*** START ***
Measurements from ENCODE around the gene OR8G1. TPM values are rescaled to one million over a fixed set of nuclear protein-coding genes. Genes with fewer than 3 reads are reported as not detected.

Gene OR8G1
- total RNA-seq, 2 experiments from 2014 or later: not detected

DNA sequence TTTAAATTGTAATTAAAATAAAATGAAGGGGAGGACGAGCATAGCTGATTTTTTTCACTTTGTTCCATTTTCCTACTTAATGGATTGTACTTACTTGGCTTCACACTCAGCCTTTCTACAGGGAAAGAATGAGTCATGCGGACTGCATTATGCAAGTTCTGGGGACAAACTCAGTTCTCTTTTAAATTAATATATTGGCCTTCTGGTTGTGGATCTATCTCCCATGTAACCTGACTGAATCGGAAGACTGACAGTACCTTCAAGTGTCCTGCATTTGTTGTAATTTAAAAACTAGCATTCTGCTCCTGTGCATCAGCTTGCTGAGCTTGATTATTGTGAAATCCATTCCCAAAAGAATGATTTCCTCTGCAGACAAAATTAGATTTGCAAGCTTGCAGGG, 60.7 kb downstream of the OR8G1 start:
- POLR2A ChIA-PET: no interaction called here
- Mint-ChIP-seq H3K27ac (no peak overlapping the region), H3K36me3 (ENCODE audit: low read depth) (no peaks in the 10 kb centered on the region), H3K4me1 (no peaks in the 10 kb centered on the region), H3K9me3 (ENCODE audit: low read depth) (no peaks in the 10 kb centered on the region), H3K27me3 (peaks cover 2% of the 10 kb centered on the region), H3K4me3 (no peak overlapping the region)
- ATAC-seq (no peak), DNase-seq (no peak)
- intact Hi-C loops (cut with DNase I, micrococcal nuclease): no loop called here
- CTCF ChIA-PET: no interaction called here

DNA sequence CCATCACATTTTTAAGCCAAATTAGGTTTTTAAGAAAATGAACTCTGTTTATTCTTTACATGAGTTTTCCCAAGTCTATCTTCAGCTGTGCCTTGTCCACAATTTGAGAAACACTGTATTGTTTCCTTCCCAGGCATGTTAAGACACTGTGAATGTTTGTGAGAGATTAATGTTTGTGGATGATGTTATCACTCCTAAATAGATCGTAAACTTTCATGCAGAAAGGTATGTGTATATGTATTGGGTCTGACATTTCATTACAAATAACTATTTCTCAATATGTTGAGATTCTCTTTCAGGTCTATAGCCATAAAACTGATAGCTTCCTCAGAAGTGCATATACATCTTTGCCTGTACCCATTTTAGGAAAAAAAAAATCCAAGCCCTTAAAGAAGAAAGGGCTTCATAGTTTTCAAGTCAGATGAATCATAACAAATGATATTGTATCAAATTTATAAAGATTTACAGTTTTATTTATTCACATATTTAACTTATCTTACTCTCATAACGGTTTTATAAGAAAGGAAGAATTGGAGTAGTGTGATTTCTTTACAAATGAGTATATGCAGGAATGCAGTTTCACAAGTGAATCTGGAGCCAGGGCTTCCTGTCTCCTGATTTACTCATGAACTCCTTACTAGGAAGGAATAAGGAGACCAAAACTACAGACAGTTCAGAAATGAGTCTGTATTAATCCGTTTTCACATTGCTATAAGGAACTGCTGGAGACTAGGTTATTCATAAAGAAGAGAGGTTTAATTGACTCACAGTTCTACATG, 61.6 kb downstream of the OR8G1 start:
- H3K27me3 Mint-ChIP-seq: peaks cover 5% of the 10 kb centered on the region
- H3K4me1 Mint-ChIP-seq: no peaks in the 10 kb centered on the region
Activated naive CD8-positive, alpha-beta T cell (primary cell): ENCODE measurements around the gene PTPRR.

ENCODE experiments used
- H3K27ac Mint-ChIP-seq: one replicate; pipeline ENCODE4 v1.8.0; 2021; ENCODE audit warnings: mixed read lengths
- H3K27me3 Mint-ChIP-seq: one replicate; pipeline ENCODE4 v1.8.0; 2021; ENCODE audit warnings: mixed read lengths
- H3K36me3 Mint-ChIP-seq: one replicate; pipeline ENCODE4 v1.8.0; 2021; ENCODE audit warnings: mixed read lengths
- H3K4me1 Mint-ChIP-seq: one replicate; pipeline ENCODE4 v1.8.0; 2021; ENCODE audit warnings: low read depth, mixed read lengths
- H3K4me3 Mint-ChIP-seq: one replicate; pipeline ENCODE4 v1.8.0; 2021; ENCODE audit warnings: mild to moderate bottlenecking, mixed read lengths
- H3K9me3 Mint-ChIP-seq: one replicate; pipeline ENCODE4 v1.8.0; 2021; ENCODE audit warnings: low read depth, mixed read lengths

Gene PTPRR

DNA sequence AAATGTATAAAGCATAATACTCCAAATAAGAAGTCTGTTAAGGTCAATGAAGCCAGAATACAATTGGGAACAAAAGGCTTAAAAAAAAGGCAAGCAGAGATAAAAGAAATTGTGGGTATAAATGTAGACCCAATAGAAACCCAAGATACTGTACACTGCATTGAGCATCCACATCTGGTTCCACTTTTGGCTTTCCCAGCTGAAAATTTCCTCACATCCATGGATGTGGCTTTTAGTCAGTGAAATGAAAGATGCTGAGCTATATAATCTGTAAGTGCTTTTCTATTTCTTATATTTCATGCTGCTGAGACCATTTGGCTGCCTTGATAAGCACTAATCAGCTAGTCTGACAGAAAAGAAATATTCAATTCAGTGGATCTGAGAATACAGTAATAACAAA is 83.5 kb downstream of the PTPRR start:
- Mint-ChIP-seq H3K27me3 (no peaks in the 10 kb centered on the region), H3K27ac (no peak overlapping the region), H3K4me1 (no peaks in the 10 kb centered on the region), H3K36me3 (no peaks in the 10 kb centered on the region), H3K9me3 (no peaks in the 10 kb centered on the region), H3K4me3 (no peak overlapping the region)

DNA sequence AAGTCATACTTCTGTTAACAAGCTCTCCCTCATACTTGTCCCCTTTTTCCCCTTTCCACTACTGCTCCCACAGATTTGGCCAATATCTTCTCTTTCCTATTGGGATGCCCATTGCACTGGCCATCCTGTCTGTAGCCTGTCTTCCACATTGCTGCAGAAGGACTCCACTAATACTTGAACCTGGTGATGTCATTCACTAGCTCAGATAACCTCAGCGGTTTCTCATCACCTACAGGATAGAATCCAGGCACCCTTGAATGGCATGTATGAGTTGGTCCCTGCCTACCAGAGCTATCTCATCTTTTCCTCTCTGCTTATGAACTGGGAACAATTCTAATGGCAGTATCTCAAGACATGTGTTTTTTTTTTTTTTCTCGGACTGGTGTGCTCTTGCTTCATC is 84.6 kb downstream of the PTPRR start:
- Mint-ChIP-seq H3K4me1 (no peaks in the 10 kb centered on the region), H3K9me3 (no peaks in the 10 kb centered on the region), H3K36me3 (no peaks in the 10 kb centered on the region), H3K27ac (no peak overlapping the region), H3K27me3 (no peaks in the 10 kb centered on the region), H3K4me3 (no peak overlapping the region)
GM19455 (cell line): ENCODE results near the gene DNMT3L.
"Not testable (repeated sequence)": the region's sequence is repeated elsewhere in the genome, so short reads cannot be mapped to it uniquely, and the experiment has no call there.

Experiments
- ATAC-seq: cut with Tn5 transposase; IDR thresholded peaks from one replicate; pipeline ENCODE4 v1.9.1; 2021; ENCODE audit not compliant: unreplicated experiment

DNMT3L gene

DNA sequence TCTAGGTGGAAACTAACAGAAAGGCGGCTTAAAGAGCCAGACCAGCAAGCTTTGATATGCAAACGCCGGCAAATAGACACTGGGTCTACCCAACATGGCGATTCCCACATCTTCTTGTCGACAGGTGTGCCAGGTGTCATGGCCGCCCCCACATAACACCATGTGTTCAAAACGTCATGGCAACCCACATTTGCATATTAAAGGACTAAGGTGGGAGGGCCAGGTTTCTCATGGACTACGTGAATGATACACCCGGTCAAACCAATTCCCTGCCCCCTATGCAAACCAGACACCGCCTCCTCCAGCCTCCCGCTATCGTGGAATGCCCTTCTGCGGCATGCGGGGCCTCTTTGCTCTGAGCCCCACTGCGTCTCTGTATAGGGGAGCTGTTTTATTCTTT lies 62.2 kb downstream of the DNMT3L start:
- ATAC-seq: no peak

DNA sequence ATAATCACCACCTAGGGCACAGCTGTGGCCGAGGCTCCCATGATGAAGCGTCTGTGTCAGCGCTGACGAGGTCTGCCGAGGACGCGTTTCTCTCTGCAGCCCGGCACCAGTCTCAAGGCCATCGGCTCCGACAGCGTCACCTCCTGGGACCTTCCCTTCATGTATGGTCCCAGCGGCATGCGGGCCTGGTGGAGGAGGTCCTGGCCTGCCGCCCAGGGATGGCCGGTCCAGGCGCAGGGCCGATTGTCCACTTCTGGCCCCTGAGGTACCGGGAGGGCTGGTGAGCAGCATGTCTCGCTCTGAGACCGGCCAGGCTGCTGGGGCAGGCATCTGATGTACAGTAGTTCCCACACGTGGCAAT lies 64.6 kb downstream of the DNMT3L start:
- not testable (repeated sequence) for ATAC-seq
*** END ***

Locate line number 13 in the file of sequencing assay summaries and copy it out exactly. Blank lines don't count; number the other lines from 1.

Activated naive CD8-positive, alpha-beta T cell (primary cell): ENCODE measurements around the gene PTPRR.